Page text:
Yet another “Old Film” thread.

Discussion in 'B&W: Film, Paper, Chemistry' started by Ira Rush, Feb 24, 2009.

  1. Ira Rush

    Ira Rush Member

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    OK, OK,…. yes I know, I know, yet another “Old Film” thread.

    Perhaps this along with the hourly KEH thread will drive many APUG members over the edge, but I’ll ask it anyway!

    Recently found some long forgotten film, tucked away in an old camera bag in my garage. Which means cold in the winter, hot humid in the summer here in New Jersey. (Hey don’t laugh, someone has to live here!)

    The rolls that I found were:

    3 - 120 rolls of Pan-X (expiration dates of (1) @ 1983, and (2) @ 1988
    2 – 35mm rolls of Pan –X (exp.date of 1988)
    3 – 35mm rolls of Tech Pan (1 @ exp. 1984 and 2 @ 2002

    Well, the 83 and 84 stuff are out of the mix; I’ll keep them as a “museum piece”, but the others, the 88 and 2002…

    … Any idea what speed I should shoot at, given the age of the film and how likely there will be fog.
    I know that slow B&W holds up better than faster speed film, but I still think that some exposure compensation is in order.

    Now I don’t remember where I saw this but I vaguely remember reading…

    … Adding about 1 stop exposure per decade, then process normally…

    Anyone ever hear of this before? Assuming that is correct, that would put the Pan-X (20 years old) from a nice grain free 32 to 125, which seems a waste, considering I could use my Plus-X or FP4 PLUS .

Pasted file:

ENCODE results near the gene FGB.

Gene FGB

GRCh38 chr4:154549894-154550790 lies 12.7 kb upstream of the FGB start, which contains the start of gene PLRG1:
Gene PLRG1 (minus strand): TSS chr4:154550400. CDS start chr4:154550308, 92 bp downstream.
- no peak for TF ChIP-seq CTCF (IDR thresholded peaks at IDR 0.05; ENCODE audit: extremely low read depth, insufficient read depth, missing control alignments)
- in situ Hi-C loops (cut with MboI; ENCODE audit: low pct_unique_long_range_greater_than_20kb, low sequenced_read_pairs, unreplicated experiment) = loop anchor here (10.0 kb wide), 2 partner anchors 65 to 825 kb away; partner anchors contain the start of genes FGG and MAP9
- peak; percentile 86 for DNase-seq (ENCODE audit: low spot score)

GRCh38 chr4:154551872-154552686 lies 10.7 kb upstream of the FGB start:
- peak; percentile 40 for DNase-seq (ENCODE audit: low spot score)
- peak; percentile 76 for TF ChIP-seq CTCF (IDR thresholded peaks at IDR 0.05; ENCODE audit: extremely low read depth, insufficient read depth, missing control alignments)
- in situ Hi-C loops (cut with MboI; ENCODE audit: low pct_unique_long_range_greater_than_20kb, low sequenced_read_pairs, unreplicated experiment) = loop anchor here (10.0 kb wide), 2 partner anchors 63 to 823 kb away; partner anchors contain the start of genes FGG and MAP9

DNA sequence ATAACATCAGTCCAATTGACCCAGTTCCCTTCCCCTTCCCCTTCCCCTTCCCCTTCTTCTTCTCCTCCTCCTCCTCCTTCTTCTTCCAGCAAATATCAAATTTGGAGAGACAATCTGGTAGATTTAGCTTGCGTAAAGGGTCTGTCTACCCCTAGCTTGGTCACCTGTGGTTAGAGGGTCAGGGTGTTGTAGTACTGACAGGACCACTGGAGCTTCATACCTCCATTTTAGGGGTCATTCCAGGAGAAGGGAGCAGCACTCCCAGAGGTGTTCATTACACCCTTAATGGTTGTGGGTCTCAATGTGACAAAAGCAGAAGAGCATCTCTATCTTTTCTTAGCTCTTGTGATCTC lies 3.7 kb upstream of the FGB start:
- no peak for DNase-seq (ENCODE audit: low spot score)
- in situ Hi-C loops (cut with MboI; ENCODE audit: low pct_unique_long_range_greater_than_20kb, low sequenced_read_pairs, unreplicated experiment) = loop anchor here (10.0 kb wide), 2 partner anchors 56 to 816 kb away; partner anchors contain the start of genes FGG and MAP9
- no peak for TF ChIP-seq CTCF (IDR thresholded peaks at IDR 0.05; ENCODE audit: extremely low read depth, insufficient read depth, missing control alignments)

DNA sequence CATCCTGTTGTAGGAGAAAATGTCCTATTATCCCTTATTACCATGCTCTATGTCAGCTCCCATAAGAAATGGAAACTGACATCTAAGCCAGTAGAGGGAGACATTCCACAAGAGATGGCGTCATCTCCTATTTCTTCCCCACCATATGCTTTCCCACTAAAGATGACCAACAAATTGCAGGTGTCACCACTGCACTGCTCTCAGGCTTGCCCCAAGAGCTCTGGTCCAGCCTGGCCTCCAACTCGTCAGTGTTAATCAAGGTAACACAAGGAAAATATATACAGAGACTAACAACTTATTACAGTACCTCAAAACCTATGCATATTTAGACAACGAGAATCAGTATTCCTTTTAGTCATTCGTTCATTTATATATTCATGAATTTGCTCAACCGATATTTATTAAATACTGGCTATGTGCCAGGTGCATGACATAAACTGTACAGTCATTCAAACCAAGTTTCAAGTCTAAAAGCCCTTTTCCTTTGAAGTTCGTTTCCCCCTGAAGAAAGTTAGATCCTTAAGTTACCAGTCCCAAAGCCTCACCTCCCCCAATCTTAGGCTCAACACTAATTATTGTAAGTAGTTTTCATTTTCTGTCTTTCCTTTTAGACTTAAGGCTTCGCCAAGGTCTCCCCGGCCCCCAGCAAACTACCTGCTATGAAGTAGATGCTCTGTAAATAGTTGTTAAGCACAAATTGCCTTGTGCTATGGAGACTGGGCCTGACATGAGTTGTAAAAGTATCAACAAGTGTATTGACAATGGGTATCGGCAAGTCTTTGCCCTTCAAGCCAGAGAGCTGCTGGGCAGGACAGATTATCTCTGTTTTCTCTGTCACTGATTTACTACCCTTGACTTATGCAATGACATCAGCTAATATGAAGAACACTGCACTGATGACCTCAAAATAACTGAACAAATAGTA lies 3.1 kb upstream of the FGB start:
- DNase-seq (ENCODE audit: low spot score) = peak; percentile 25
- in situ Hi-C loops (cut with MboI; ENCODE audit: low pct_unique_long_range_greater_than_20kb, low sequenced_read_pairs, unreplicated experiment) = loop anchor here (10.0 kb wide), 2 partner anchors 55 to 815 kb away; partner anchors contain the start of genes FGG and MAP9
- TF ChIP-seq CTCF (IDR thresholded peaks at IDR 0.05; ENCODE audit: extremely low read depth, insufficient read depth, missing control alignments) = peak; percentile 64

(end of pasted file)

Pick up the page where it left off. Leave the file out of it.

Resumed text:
The Tech-Pan (7 years old) would then jump also from a grain free 25 to 50, which is likewise a waste, as I could use Pan-F.

    I do have the technical insert sheet in the box of Pan-X, regarding exposure and development, and if the film were new those listings would be on target. However considering its over 20 years old any suggestions as to what developer, dilution, and time etc., etc. should I use, that would give a better shot at getting some results along with the difference in film rating settings?

    As for the Tech Pan, now that Technidol has gone Bye-Bye, any ideas or insights into using Rollie RLC, and again what dilution, time etc., etc.

    Any help would be appreciated!
     
  2. Anon Ymous

    Anon Ymous Member

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    Ira, one thing I don't understand is why bother using them. They're not the last rolls on earth. And even if Pan-X or Tech Pan were great when they were available, they're not great when seriously expired. Oh, and one more thing... If you need to add 1 more stop of exposure per decade, a 25ISO film will become 12ISO, not 50...
     
  3. archphoto

    archphoto Member

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    What I would do: take the 35mm rol of Pan-X, take a couple of shots and then cut these shots and load onto/into (?) your reel and develop.
    Expose the shots as +2, normal dev times in your standard developer.
    Save the rest of the 35mm for later testing and/or shots.

    When you get the results you want you can use the rest of the films accordingly.
    The film from 2002 should not pose too many problems: just standard exposure and dev.

    Peter
     
  4. OP
    OP
    Ira Rush

    Ira Rush Member

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    You're right, I goofed, but still need some advice!

    Anon,

    Yes I goofed, thanks for pointing out my reverse thinking.
    Looks like I need to go back to Photography 101 :D

    Still need advice on the films though.
     
  5. RidingWaves

    RidingWaves Member

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    I did a roll of 1983 Pan-X 120 shot at 16 (+ 1 stop) dipped in Microdol-x 1:0 for the Kodak original packaging recommended amount and was pretty close if not as spot on as I my processing allows. Bit more grain than when it was new, but well within tolerances (not much) and very very smooth tones in general. I'd really recommend trying a bit like that, older film seems to like a bit more stronger exposure/development.